This is the newest item (age wise) in the Llangollen Railcars collection and represents one of the first attempts to provide a cost-effective replacement for the diesel multiple units built in the 1950s and 1960s.
Those units had been built with a life expectancy of 20 years and so by the 1980's they had reached the end of their useful lives. However by this time the railways of Britain were very run down and there was little cash available with which to buy new trains.
A joint project was undertaken by British Rail Research at Derby and Leyland Buses at Workington with the object of constructing a cheap lightweight train. Three single-car railbuses and a more complex two-car train (the class 140) were made before the West Yorkshire Passenger Transport Authority agreed to pay for a production batch of 20 vehicles to a revised design.
Known as Class 141 these vehicles were made using Leyland National bus body parts on a four-wheel chassis. Although much cheaper than a conventional train there were many disadvantages and the batch of 20 was to be modified many times during its time in service.
Once in traffic though the economies which the Class 141s brought with them enabled West Yorkshire to cut the cost of running trains and to use the money to open more stations and lines. The Class 141 was however a victim of its own success for the increased traffic which resulted eventually enabled more expensive conventional trains to be bought and some lines have even been electrified.
The Class 141 is unique in that it is narrower than a conventional rail vehicle or than any other of the later "Pacer" railbus classes. This is because it was built with standard Leyland National parts whereas later models, like the 142, had modified cove panels to make them wider, enabling seating to be raised from 94 to 120.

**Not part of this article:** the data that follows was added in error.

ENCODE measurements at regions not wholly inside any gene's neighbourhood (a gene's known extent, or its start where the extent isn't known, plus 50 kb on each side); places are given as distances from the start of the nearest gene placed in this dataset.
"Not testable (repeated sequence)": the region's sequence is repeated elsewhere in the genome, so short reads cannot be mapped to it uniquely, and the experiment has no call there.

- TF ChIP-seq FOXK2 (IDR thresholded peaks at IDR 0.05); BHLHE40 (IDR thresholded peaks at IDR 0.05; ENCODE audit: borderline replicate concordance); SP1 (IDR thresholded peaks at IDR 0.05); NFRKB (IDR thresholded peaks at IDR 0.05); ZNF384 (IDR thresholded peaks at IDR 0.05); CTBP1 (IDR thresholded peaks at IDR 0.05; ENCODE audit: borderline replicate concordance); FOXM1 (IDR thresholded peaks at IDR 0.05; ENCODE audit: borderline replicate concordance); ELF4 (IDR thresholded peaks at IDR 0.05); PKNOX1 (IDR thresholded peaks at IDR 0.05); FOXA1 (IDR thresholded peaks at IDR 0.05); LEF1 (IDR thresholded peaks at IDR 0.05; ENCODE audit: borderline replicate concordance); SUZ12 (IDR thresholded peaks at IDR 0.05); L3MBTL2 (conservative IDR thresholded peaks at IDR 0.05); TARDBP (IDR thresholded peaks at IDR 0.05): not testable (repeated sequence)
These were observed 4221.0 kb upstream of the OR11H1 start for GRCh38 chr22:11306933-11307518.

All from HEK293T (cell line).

Unfortunately there were many problems, particularly with the brakes, gearboxes and the engines. This vehicle, and its partner, had - as an experiment - their Leyland engines removed and had Cummins LT10s fitted instead. At the same time the Self-Changing Gears gearboxes were removed and Voith T211r fitted. Later the set went to Hunslet-Barclay in Kilmarnock in Scotland where it was rebuilt to conform electrically with the later-built classes 142-144 and had upgraded brakes and other modifications fitted.
This set remained the only class 141 to receive Cummins engines and Voith gearboxes, although this upgrade was eventually applied to all the other Pacer classes. Withdrawal of the 141s started in 1996 and by 1998 there were only two left, one of which was our 141113. Some of those taken out of service found new homes in Iran and Holland while two unmodified sets went to preserved railways. After February our set was the final member of its class to remain in traffic but made its last journey on the main line on May 23rd 1998 at the end of the winter timetable. It was then stored at Doncaster works by then owners Porterbrook Leasing and was later offered for sale, but being unique mechanically failed to attract any interest for export.